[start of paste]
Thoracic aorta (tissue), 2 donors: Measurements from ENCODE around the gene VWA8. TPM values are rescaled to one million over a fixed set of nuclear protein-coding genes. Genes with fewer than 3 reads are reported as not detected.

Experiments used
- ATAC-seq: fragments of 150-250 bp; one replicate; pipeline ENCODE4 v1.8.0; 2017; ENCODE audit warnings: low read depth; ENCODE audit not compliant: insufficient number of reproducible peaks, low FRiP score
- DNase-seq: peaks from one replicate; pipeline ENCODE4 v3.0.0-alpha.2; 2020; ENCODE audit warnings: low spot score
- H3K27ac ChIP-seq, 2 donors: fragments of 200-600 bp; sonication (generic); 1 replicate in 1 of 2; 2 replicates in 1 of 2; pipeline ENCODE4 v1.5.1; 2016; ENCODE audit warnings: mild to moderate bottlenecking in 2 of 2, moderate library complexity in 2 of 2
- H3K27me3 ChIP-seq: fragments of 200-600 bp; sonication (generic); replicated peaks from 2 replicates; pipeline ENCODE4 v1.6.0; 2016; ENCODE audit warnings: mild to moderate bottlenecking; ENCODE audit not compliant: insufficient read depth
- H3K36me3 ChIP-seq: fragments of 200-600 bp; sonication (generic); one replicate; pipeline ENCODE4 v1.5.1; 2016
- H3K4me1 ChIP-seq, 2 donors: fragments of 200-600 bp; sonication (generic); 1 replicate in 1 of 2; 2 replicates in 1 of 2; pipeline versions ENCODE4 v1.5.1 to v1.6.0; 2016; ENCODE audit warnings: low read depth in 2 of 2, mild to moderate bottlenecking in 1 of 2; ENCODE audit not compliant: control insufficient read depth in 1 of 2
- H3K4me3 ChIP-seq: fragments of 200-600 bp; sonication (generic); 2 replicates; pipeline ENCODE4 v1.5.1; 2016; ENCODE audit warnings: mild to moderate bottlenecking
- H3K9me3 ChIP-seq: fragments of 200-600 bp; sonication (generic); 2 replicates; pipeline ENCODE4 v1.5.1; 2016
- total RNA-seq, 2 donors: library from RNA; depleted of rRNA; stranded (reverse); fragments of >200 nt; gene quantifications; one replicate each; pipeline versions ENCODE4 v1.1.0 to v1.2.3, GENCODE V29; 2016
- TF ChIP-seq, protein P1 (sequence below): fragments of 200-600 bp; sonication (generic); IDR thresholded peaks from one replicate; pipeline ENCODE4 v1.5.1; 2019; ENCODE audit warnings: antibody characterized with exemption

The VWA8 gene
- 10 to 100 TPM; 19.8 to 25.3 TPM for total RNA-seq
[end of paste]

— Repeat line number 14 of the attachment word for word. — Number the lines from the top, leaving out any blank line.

- 10 to 100 TPM; 19.8 to 25.3 TPM for total RNA-seq